PORTLAND, Maine — An eventful week for the return of ferry service between Portland and Yarmouth, Nova Scotia, was capped Saturday by the departure of the Nova Star from Singapore.

Dennis Bailey, spokesman for Nova Star Cruises, on Monday said the ship is expected to arrive in Yarmouth by mid-April, perhaps a week after Portland city councilors vote on a seven-year lease for the Ocean Gateway Terminal.

On March 12, the City Council Housing and Community Development Committee forwarded the lease for a full April 7 council vote.

Committee approval, with two slight amendments, came the same day Nova Star Cruises appointed managers for the Portland and Nova Scotia ferry terminals.

Eric Junker, a Southern Maine Vocational Technical College (now Southern Maine Community College) graduate, was appointed terminal director of operations in Portland.

Junker now works for Americana Marine Service in San Rafael, Calif., outside San Francisco. He has experience operating a 1,000-passenger ferry service between Puerto Rico and the Dominican Republic.

Mark Muise was named director of operations for the Yarmouth terminal. A former manager of the Scotia Prince line, Muise is a Yarmouth, Nova Scotia, resident, Bailey said.

On March 12, Bailey said the ferry is expected to begin service May 1, although the company is not yet able to post fares or sell tickets.

That will happen as soon as the Federal Maritime Commission accepts a $2 million bond Bailey said is required to ensure any possible refunds can be made to customers.

Bailey said the company, headed by Maine Maritime Academy graduate Mark Amundsen, knew it would have a tight schedule to launch the service.

“We knew when they awarded the bid it would be a sprint,” he said.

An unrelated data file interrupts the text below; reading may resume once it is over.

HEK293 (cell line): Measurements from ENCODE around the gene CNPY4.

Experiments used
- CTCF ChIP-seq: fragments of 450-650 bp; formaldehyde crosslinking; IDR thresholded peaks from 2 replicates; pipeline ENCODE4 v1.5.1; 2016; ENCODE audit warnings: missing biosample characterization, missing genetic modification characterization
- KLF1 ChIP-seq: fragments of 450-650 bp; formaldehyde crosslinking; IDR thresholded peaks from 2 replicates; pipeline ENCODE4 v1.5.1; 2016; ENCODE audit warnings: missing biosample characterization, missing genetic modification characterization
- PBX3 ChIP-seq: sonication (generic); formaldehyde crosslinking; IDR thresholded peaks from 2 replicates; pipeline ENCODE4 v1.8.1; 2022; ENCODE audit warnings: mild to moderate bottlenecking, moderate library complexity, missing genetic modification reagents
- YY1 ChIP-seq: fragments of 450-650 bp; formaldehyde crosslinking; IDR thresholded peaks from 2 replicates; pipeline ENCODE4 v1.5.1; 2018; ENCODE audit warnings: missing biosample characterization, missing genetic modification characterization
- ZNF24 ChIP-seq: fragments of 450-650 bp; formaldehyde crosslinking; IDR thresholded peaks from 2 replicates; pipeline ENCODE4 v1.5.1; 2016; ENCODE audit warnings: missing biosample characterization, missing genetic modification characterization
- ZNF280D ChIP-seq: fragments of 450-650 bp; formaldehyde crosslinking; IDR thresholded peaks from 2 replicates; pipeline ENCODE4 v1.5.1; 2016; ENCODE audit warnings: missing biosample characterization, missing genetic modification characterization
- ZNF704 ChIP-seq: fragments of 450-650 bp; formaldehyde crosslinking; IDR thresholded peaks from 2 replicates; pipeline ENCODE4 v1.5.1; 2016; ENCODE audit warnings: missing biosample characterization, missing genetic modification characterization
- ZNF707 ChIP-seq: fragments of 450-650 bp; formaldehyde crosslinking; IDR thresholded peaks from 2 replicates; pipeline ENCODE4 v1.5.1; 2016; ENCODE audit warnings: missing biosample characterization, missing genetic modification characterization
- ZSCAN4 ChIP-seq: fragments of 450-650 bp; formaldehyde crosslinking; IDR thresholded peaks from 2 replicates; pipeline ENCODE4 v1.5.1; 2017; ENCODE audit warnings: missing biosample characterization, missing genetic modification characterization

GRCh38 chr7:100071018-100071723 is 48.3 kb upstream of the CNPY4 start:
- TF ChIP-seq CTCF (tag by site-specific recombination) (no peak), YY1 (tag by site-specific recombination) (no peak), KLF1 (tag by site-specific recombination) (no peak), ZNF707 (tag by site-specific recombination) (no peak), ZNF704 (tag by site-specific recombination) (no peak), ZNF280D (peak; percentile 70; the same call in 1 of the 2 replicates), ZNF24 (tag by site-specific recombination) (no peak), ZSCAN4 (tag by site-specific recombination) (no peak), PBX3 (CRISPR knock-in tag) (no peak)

Still looming at the finish line is a lease to operate in Yarmouth, but Bailey said negotiations are expected to be smooth.

“They are so excited in Yarmouth they will move heaven and earth. This was their baby from the get-go,” he said.

The 528-foot long Nova Star, built in 2010 for anticipated service in the English Channel, has 163 cabins and 652 berths to accommodate up to 1,250 passengers.

Bailey said the company hopes to draw 100,000 passengers in an operating season from May 1 through Oct. 31, with the expectation that July and August will be the busiest months. The ship will leave Portland every evening on overnight trips to Yarmouth.

Previous ferry service ended in 2009, when the Nova Scotia government cut off its annual subsidies for the high-speed Cat ferry, which operated at a loss for three years.

For the prior 35 years, ferry service connecting Portland and Nova Scotia was provided by the Prince of Fundy, Bolero, Caribe, Marine Evangeline and, more recently, the Scotia Prince. Compared to the Cat, a catamaran vessel which made the commute in just more than five hours, the Scotia Prince was a monohull cruise ship which made the trip in 10-12 hours.

Nova Star trips are expected to take about nine hours. Bailey said passengers can expect a smoother ride and more amenities, including three restaurants and an on-board casino.

The operations are subsidized with $21 million Canadian dollars from the government of Nova Scotia over seven years, including the $2 million bond needed by the FMC.

The proposed Ocean Gateway lease could generate $150,000-$400,000 in annual revenue, city Economic Development Director Greg Mitchell said.

Nova Star Cruises will lease a 1,600-square-foot departure building east of the terminal, and it will be assessed a $2.50 fee for each departing and arriving passenger. The company will also be charged $3 for each car or other passenger vehicle in the first year and $5 in the second year. Buses and commercial vehicles will be assessed a $20 fee at first, and the fee for commercial trucks will increase to $25 in the second year.

The council committee reduced the second year fee from $30, and it also added a one-year option at the end of the lease so it would span the time frame of Nova Scotian subsidies.

Nova Star Cruises will have shared use of the receiving and terminal buildings at Ocean Gateway, and the Nova Star will berth on the west side of the terminal, away from arriving cruise ships. The lease also provides exclusive use of a separate building for departures. Bailey said the company will also spend about $225,000 for terminal infrastructure.

“This is for passenger screening and documentation, and will include new fences and gates, more lighting, and modifications to passenger screening booths,” he said.